“Can you do two 10- or 15-minute brisk walks? If you do, make sure that you have deodorant or face wipes or dry shampoo at your desk at all times so that that doesn’t become a barrier.”

Adults who put in more than 7,500 steps per day likely meet the guidelines, but only 52 per cent of adults do this, says the report, released Tuesday. About 29 per cent get between 5,000 and 7,499 steps per day.

Those with fewer steps are considered sedentary, and represent about 18 per cent of adults.

Vanderloo says Canadians generally spend too much time in a seated or reclined position. The study cites Statistics Canada data that found about 86 per cent of adults are sedentary for more than eight hours per day, excluding sleep time.

‘We’re more sedentary than before’

On an average day, adults say they spend 3.6 hours in a seated or reclined position in front of a screen.

“We’re more sedentary than before. Getting people to move more is always a focus but now we need to also reduce sedentary and sitting behaviour which is also detrimental,” says Vanderloo, suggesting office workers take more frequent “standing breaks” or “walking meetings.”

Physical inactivity can lead to increased risk of chronic diseases, cognitive decline, falls and social isolation among older adults.

Those aged 18 to 64 should also incorporate weight and bone strengthening activities at least twice a week, while older adults should work on improving balance to prevent slips and falls, says the report.

Vanderloo says activity levels generally decrease with age. Last year’s report card for kids found 62 per cent of three- to four-year-olds meet physical activity guidelines while only 35 per cent of five-to-17-year-olds did the same.

Staying active can be even more difficult as an adult because there are fewer organized sports activities and increased fear of injuries, says Vanderloo.

The report gave government a B- for promoting physical activity, but calls on all levels of government to ensure facilities and programs cater to adults as well as kids.

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CBC | Health News

Female surgeons in Ontario earn 24% less per hour than male peers, study finds

A new study shows female surgeons in Ontario earn less per hour than their male peers, despite the province’s clearly defined fee-for-service system.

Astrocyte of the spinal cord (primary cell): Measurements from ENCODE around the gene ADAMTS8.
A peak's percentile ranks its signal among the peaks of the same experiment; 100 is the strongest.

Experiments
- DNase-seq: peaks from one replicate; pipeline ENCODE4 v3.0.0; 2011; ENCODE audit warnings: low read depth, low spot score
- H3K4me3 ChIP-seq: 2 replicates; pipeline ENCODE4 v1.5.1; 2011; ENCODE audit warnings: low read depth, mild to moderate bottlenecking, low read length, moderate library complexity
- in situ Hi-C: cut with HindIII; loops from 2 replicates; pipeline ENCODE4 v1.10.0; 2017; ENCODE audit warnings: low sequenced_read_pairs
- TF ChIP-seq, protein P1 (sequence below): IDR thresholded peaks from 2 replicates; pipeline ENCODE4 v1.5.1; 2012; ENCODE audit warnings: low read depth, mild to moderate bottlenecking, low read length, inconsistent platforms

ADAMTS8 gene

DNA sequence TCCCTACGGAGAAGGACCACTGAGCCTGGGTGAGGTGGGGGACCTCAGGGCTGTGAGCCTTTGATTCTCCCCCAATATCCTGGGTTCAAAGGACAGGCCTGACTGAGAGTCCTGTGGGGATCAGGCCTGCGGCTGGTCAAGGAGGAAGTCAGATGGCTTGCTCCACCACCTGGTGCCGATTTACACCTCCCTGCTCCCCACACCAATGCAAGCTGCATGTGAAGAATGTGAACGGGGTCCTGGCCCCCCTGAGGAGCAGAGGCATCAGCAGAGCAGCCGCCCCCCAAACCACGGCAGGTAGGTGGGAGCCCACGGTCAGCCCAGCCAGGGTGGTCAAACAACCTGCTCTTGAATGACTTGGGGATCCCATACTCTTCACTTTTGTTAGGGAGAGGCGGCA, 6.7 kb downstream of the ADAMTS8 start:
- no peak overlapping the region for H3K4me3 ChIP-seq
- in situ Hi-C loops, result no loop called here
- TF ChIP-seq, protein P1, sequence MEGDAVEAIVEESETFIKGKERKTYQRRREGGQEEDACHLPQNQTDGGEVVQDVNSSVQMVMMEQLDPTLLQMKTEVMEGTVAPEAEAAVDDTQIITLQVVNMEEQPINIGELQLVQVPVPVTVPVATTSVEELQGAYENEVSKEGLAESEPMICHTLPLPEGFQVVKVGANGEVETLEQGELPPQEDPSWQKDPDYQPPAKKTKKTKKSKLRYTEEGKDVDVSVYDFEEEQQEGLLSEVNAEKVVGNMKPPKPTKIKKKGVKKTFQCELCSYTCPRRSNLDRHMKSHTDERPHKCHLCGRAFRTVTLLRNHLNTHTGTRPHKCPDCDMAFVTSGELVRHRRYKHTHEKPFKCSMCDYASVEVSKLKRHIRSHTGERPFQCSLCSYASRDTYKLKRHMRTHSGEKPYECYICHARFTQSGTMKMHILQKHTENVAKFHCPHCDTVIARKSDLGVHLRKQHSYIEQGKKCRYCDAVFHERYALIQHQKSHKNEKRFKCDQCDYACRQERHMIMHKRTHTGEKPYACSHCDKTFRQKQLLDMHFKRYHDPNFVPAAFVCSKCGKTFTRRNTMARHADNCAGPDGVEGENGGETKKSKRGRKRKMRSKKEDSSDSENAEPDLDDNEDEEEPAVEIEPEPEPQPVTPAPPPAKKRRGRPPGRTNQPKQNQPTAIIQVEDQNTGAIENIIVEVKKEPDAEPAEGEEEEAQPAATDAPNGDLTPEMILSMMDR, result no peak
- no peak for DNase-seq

The study, published today in the medical journal JAMA Surgery, analyzed data from more than 1.5 million surgical procedures claimed by 3,275 Ontario surgeons from the start of 2014 through 2016.

It found that overall, women make 24 per cent less per hour while operating, a gap linked to the types of surgeries they typically perform.

The research found women perform far fewer of the highest-paid primary procedures, and are often driven towards less lucrative specializations.

Two of the study’s authors, both surgeons at Toronto’s St. Michael’s Hospital, say it dispels the idea that a fee-for-service system such as the Ontario Health Insurance Program eliminates gender disparities in pay.

Dr. Fahima Dossa and Dr. Nancy Baxter say it also debunks the hypothesis that female surgeons may be earning less because they work shorter hours or less efficiently.

“Everyone’s always trying to explain gender differences by pathologizing women … ‘There’s something wrong with women, there’s something about the way women work or the way they negotiate or the way they behave in their space,’ instead of saying that the system’s kind of rigged against them,” Baxter said in an interview this week.

“What we were trying to do is deconstruct many of the arguments and say, ‘No, women are operating as quickly as men are, yet … they end up making less per hour.”‘

The pay gap persisted even after the researchers adjusted for specialty: the largest mean differences were in cardiothoracic surgery, where there was a discrepancy of $ 79.23 (US$ 59.64) per hour, and orthopedic surgery, where the gap was $ 73.66 (US$ 55.45).

Dearth of female neurosurgeons

Male surgeons also earned more hourly than female surgeons in gynecology, even though there are more women in that field, the study found. The mean difference there amounted to $ 22.90 (US$ 17.24) per hour.

When the 200 most common procedures were analyzed based on earnings per hour, the researchers found female surgeons performed more than a quarter of the least lucrative ones but less than six per cent of the highest-paid ones.

The proportion of women performing an operation dropped as the pay per hour for that procedure increased, the study shows.

The doctors say the dearth of women in certain surgical specialties limited some aspects of the research.

“We couldn’t even include neurosurgery in some of our analyses because there are under five women in the specialty,” Baxter said.